US Calls on Rwanda to Stop Supporting M23
Outside of Kigali, no one really doubts that the Rwandan government and military have financed, supplied, and at times even directed M23’s actions in the DRC. But it’s still nice to see the US government acknowledging that fact:
It is the first response by Washington to recent M23 clashes with Congolese government forces near Goma, the largest city in the DRC’s mineral-rich eastern region, but stayed clear of directly implicating Rwandan President Paul Kagame, a U.S. ally whose poverty-fighting programs are often heralded by donors.
“We call upon Rwanda to immediately end any support for the M23 (and) withdraw military personnel from eastern DRC,” State Department spokeswoman Jen Psaki said.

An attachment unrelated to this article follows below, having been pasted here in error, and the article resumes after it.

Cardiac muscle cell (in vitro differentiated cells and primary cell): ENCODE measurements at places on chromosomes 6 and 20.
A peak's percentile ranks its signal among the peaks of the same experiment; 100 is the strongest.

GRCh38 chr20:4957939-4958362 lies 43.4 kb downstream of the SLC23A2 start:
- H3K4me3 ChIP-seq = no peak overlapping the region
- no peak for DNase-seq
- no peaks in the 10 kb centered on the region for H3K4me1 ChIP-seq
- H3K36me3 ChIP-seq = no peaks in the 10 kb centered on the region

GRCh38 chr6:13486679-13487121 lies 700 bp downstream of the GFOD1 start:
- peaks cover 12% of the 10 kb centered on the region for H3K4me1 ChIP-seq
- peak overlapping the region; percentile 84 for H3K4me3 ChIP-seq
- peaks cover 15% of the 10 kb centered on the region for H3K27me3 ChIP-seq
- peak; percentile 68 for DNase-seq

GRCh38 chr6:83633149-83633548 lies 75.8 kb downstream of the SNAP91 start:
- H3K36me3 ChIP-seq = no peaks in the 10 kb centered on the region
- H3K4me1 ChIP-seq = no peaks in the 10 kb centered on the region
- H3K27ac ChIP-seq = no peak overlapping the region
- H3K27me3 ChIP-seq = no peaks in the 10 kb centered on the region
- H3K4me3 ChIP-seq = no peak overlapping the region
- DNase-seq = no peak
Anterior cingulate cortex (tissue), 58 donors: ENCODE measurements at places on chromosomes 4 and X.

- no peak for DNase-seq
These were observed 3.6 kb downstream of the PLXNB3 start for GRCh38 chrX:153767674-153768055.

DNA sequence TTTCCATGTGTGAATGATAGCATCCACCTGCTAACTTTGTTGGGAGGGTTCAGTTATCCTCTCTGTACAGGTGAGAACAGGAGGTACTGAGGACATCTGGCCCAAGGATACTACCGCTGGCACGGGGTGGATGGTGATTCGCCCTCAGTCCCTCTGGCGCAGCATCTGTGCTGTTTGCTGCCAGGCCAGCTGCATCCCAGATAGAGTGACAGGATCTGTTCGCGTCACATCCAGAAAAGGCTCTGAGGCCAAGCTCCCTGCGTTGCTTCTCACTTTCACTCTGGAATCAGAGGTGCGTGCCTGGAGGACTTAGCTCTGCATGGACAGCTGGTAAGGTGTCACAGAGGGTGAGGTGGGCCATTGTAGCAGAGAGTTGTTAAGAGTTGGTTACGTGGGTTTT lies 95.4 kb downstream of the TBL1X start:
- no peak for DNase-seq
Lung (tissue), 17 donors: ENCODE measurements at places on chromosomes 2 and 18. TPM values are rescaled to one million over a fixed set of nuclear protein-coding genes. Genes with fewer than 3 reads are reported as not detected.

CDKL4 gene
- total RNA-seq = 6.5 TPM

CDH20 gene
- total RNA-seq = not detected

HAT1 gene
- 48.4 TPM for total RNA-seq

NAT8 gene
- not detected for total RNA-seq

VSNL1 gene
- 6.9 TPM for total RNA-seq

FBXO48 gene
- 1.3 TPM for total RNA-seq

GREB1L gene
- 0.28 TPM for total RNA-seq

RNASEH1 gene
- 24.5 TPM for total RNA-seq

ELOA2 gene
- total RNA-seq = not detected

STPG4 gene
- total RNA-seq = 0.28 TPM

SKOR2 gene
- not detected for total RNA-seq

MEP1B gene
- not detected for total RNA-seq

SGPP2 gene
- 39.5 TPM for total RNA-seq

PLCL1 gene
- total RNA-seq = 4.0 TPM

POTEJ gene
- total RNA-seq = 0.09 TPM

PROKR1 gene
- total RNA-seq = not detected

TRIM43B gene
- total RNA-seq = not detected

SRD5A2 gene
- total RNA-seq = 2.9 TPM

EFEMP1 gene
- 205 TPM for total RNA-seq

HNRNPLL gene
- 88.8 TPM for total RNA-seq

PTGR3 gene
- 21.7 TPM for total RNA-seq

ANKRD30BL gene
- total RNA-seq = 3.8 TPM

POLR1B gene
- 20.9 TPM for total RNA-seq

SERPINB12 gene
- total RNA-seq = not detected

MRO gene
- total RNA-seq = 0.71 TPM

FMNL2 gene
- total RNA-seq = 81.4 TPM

The call comes two days before U.S. Secretary of State John Kerry chairs a special session of the U.N. Security Council on Africa’s Great Lakes region.
M23 began taking parts of eastern Congo early last year, accusing the government of failing to honour a 2009 peace deal.
A U.N. report in June this year said the M23 recruited fighters in Rwanda with the aid of sympathetic Rwandan army officers, while elements of the Congolese army have cooperated with the Rwandan Hutu rebel group FDLR.
The report prompted the United States and European states to suspend military assistance to Kigali.
Psaki said the latest concerns over M23 follow credible evidence from Human Rights Watch that said the rebels were to blame for executions, rapes and forcible recruitment of men and boys while receiving support from Rwanda.
It’s a shame that the US didn’t specifically place blame on Kagame, whose close relationship with the US can be explained far more by his love of western multinationals than by his commitment to fighting poverty. But the US statement is still welcome.